Sunday, September 28, 2008

Politics: Steve Pearce Interview

The story below is my column that runs in eight newspapers around the state. They are in Farmington, Gallup, Espanola, Raton, Hobbs, Artesia, Roswell and the Defensor Chieftain in Socorro. The papers are given a two-week window to print the column. For this column, the window closes tomorrow. The next column will speculate about why Rep. Udall said no thanks to the interview structure that was planned. I'll post that column in two weeks. The subscribing papers, who pay a little for the column, get first shot. I'll also post the email correspondence with the Udall campaign. That correspondence provides detail for which I lacked in the coming column. Note that, as I see it, the campaign is the candidate and the candidate is the campaign.

Thanks to Mark Bralley for the photo of your truly and Steve Pearce. -HM

Harold Morgan/New Mexico Progress

Pearce discusses his positions

By Harold Morgan
New Mexico Progress

The plan was to interview Reps. Tom Udall and Steve Pearce, candidates for the U.S. Senate, and report in separate columns. The rules: Same three questions, no topic briefing, spontaneous responses transcribed without comment. Because the Udall campaign required topic briefing, there is no Udall interview.
Rep. Steve Pearce and I spoke by phone Sept. 10. The complete questions are posted at
1. Why are you running?
When Pearce ran for state representative in 1996, he was “convinced that the country was changing dramatically for the worse, and rather than just sit in Hobbs and complain, I decided that I would run for public office and try to do something about it.”
The choice was to “either be quiet or be active.”
“I realized that the real significant battles were in Washington.” So in 2000 Pearce ran for the Senate. Had he won the primary, the general election opponent would have been incumbent Sen. Jeff Bingaman. Then fate intervened. Rep Joe Skeen retired and Pearce was elected to the U.S. House. A year ago, fate came again with the retirement of Sen. Pete Domenici.
“The Senate is ultimately the spot where small states are protected. Small states and the small state ideas are protected because, in the Senate, the small states have exactly the same power as the big states. The second thing is that in the Senate, one voice can stop any piece of legislation or any policy, and it takes 60 votes to overcome that one voice. So, in the political context of policy and stopping shifts, the Senate is ultimately important.”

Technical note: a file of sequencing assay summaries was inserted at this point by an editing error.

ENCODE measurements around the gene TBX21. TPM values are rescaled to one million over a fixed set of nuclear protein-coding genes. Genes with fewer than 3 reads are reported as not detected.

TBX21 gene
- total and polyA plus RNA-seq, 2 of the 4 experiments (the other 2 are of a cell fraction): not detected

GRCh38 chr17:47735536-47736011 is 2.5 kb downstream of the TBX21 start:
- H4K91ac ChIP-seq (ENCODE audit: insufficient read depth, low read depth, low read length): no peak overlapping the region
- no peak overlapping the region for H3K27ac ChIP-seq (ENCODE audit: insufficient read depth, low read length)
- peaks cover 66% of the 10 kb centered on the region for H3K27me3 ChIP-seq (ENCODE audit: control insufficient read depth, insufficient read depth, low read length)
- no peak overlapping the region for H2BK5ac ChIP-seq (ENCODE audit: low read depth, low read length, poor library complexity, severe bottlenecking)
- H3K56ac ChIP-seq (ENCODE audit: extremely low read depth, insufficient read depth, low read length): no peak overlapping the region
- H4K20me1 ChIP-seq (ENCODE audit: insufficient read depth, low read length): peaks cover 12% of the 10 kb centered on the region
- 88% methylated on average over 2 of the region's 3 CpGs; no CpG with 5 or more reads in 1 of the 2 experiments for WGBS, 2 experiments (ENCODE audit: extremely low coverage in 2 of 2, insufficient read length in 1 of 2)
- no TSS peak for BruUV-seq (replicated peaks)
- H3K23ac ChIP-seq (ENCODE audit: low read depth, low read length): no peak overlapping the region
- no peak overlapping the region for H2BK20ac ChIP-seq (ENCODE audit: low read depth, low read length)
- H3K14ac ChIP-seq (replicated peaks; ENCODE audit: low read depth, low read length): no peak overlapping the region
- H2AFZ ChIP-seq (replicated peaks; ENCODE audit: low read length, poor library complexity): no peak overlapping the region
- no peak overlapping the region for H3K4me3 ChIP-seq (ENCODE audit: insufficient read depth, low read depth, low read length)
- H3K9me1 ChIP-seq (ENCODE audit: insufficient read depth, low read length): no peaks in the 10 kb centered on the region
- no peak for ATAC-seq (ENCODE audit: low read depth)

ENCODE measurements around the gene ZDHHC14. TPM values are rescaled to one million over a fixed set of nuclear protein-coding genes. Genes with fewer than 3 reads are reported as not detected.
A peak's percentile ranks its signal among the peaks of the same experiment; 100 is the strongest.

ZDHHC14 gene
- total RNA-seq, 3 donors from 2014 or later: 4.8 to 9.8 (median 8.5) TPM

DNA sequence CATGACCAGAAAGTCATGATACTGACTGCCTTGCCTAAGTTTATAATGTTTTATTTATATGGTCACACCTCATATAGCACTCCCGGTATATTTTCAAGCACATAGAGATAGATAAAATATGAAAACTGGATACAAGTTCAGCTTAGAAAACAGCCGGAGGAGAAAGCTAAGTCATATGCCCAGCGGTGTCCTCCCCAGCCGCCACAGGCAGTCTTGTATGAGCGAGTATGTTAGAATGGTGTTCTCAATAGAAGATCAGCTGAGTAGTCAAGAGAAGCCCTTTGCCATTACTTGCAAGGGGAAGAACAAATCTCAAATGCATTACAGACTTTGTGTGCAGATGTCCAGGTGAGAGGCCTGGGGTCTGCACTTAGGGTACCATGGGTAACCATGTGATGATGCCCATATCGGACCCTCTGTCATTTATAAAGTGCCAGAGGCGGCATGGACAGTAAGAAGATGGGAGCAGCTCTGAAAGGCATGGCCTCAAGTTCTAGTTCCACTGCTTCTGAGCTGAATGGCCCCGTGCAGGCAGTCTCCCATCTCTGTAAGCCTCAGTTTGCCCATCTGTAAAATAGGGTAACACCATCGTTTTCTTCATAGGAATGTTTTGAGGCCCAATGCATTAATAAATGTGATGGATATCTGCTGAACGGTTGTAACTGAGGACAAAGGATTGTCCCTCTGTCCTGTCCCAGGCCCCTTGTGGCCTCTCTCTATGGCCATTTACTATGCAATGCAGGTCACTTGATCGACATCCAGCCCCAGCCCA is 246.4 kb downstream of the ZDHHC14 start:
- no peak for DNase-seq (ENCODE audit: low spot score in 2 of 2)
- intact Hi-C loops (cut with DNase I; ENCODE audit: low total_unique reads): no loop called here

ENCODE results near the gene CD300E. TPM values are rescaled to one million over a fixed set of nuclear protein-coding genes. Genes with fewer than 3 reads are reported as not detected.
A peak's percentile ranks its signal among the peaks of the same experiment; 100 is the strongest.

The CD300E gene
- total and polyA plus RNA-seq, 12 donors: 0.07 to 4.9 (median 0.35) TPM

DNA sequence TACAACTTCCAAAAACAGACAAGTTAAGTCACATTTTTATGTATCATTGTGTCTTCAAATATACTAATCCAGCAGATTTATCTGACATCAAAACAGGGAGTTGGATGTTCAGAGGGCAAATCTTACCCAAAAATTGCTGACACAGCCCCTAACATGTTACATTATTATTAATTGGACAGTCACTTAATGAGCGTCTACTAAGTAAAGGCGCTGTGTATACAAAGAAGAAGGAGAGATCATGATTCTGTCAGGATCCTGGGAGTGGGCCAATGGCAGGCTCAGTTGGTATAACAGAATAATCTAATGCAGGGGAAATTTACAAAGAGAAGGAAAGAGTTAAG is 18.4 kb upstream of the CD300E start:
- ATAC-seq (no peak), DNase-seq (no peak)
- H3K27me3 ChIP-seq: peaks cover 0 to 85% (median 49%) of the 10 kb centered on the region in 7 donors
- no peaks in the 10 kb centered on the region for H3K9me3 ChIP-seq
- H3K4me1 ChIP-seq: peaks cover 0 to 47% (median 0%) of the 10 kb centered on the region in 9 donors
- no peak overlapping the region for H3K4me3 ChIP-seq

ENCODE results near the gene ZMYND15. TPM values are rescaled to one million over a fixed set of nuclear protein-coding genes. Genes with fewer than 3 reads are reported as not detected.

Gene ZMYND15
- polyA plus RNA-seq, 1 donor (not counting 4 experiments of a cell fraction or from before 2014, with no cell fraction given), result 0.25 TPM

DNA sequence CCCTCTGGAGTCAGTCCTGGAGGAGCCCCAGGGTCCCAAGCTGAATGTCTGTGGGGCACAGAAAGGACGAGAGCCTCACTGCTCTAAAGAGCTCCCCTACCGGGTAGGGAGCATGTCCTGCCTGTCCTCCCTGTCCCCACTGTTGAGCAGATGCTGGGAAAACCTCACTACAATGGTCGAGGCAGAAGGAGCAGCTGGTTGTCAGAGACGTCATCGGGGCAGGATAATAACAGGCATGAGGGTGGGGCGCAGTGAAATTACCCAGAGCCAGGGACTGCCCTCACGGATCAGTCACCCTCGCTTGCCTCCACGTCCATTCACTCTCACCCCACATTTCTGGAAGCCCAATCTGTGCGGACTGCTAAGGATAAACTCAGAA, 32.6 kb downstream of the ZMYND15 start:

Pearce’s House seat was relatively safe. “The idea that we’re in a relatively safe seat had almost no bearing in the decision; what had a bearing is that I feel the country is in danger from internal slide. If I think that the Senate is the place where the real potential to stop the slide is, then I am morally obligated to run for the seat....
“One of the ways I explain it to people is that I’d like my children and grandchildren to have the same opportunities that I’ve had, and I could see those opportunities slipping away.”
2. Critical challenges and actions:
“Well, the challenges are economic… We have to understand that if we don’t work hard to hold our economy together, our standard of living will shift dramatically. The second (challenge) would be the breakdown of the American family: it gives us less cohesion as a nation, less cohesion obviously as families, but less cohesion as a nation to address, then, the significant problems that we are facing….”
Actions start with “lower taxes, cut(ting) the wasteful spending. Then in the family, the thing that we’ve tried most in the House to do is bring good, strong jobs into the Second District; we’d do the same thing (statewide) in the Senate.”
Pearce remains “an entrepreneur, constantly looking for opportunities.” He cites the nuclear enrichment facility in Eunice and projects in Portales, Clovis and the Truth or Consequences area that will keep people in New Mexico, “where they grew up,” and strengthen families.
3. The public sector or the private sector to solve problems:
“I’m strongly inclined to private solutions. If we consider health care, for instance, the great debate is should the government provide healthcare…. My general point is the government can’t provide more doctors and nurses; all it can do is limit your demand… by saying that you can’t see the doctor for six months, or eight months.
“But then we need to acknowledge there are problems with the private system, and that there are a whole series of things that can be done – just on health care alone – and should be done to improve the private sector. But at no time do I believe that, even with our problems, that we’d be better with a government healthcare system.”

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